Tyler Perry’s latest movie, Acrimony, left me both laughing and uneasy (partly because I have an obnoxious tendency to laugh at moments most people take too seriously) and the underlying issues were real and relatable.
Perry is known for his “Angry Black Woman” narratives which we all can appreciate and dislike simultaneously, but this story is a bit different. This movie foretells the love story of young fearless Melinda and indefatigable Robert who both meet at college. It’s safe to assume the typical love story, boy meets girl, they get married and then infidelity is introduced. This story takes a slightly unique approach.
The movie, mostly told from Melinda’s perspective seems captivating and there were quite a few of draw-dropping moments. As Melinda tells her side of the story that involved a lot of love and sacrifice, I sympathized with her feelings. In a relationship, women are naturally givers of their emotions. And some of us love hard, sometimes too hard. Love isn’t love until you sacrifice, so they say. However, this level of sacrifice takes love to another level.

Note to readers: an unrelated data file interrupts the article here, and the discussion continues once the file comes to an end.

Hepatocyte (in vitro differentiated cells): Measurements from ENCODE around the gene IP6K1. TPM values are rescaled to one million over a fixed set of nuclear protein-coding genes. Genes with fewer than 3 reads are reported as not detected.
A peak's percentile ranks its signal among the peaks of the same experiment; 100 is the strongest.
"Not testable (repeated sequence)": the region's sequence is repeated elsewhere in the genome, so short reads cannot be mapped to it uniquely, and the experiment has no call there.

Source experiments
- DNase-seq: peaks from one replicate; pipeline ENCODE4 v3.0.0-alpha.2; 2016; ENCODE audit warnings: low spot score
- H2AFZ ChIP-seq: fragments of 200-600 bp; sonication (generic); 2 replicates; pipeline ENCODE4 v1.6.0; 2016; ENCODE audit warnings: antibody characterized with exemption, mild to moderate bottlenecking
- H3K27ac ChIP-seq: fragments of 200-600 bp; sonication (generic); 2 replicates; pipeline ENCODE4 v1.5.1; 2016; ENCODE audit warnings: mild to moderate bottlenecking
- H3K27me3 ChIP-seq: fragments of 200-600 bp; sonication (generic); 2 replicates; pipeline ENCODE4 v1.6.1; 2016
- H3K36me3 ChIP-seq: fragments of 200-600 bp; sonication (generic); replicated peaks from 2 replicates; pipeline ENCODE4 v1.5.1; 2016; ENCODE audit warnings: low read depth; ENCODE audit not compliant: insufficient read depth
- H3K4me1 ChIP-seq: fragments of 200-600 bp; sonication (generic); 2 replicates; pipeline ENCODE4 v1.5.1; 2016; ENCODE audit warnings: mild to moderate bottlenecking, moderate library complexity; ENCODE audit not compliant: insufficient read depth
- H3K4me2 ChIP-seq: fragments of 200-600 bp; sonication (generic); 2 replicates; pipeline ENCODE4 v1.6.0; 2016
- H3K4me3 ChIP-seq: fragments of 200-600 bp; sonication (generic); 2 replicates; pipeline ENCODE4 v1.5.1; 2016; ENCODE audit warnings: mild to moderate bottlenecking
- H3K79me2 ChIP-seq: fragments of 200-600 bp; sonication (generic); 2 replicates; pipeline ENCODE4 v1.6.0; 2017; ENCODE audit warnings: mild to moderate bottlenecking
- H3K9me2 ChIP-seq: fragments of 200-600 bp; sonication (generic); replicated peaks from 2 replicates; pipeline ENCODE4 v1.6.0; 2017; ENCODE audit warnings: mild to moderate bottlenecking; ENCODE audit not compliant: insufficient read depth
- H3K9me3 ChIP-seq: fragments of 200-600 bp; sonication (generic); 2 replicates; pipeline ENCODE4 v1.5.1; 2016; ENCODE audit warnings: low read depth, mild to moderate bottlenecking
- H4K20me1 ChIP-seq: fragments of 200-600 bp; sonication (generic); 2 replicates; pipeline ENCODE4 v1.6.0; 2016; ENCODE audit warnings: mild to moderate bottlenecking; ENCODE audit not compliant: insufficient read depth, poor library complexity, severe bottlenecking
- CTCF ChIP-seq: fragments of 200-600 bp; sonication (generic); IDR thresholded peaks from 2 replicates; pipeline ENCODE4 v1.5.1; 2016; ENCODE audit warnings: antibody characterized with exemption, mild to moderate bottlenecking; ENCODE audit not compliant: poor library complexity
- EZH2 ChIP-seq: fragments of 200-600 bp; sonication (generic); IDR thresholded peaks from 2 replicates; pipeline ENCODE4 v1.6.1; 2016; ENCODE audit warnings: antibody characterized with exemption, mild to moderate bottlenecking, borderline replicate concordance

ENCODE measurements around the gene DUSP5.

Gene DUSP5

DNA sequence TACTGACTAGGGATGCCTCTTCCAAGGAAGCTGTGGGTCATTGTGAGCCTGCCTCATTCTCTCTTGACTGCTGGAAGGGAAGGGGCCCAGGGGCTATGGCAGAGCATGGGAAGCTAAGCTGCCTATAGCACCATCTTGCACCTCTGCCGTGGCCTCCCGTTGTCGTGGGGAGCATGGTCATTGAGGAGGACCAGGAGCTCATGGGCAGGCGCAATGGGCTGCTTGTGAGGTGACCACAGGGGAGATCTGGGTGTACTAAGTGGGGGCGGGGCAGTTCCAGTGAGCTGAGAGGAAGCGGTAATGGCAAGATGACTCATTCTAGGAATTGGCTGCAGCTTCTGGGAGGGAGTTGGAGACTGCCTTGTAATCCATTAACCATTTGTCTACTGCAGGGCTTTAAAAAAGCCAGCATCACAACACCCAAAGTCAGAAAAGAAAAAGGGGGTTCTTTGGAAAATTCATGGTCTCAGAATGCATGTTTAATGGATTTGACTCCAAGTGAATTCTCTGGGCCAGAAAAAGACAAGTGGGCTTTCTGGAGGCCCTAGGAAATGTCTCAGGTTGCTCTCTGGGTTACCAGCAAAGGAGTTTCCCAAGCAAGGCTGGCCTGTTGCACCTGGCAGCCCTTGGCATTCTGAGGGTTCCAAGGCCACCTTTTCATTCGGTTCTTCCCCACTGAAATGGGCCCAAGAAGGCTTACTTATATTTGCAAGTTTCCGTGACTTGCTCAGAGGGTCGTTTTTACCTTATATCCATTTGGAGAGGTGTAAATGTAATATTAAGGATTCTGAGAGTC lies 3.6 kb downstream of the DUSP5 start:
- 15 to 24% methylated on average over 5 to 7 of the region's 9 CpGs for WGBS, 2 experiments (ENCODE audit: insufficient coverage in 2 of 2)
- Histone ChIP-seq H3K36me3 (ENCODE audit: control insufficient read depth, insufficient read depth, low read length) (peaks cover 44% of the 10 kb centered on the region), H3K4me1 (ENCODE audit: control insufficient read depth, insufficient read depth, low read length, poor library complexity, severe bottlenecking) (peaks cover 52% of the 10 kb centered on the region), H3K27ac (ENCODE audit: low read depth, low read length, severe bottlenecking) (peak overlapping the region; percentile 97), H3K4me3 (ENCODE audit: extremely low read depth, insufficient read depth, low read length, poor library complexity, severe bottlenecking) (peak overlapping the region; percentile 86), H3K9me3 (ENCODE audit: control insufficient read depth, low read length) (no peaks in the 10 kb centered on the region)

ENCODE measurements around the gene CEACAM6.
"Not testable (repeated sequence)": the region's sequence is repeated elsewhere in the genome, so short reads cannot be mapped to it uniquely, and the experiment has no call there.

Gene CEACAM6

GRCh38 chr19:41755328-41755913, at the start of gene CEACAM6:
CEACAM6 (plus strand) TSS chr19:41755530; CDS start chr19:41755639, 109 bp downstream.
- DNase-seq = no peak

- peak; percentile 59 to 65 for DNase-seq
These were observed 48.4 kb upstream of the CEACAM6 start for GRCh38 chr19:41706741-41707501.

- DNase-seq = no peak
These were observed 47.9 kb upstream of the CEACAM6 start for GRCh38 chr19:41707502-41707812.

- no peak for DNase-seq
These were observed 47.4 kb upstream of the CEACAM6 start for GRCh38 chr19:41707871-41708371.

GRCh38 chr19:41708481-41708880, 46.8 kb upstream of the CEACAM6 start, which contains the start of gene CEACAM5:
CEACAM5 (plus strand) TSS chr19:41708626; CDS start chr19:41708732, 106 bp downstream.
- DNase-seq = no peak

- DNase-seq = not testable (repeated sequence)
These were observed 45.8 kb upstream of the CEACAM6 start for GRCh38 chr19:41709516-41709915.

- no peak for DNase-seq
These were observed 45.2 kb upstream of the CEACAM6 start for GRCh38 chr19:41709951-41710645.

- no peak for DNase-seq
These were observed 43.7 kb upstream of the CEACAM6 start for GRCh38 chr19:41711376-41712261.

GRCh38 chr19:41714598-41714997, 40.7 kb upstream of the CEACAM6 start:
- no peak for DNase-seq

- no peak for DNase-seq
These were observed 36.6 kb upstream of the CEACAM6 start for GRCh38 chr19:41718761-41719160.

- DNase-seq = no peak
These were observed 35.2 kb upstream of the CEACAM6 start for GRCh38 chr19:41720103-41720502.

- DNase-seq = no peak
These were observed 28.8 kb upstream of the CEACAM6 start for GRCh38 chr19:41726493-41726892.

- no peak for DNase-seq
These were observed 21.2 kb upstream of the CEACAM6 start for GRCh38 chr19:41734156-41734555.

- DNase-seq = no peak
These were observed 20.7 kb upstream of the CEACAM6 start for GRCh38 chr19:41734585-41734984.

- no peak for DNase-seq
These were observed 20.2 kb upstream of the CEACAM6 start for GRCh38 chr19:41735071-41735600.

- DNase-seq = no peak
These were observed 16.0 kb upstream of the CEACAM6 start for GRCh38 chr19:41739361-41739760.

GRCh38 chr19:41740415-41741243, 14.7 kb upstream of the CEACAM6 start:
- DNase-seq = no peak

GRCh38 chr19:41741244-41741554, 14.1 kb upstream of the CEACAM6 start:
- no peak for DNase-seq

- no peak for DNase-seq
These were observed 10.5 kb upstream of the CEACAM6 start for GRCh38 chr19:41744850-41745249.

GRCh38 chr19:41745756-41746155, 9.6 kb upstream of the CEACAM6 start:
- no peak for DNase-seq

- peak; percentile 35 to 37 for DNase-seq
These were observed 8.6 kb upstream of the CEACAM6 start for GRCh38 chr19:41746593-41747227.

Later in the movie, you learn to appreciate Robert’s side of the story. His perspective sheds a little personality on Melinda’s reality. Let’s just say that someone suggested that Melinda struggled with mental illness.
Now, the ending (I’ll pause for dramatic effect). As Melinda wraps up her version of the story, she evolves into separate phases which explains her mental condition at the moment. Perry’s intentional focus on mental health plays a key role in the film, but it also reiterates our natural responses to stressful and sometimes unbearable moments.
Instead of reaching out when we’re in need, sometimes we rest on the solitude and drown in our own sorrows and pity. If you’re lucky, you survive. Depression, anger, personality disorders, etc. are people’s cry for help. Sometimes we’re heard and then there are moments when we’re misunderstood or judged, and we swell back into our shells.
In my opinion, Perry’s surface lesson was this: there are moments in life that can lead to bitterness, jealousy, envy, strife, and loneliness. In the end, it’s better to forgive before it’s too late.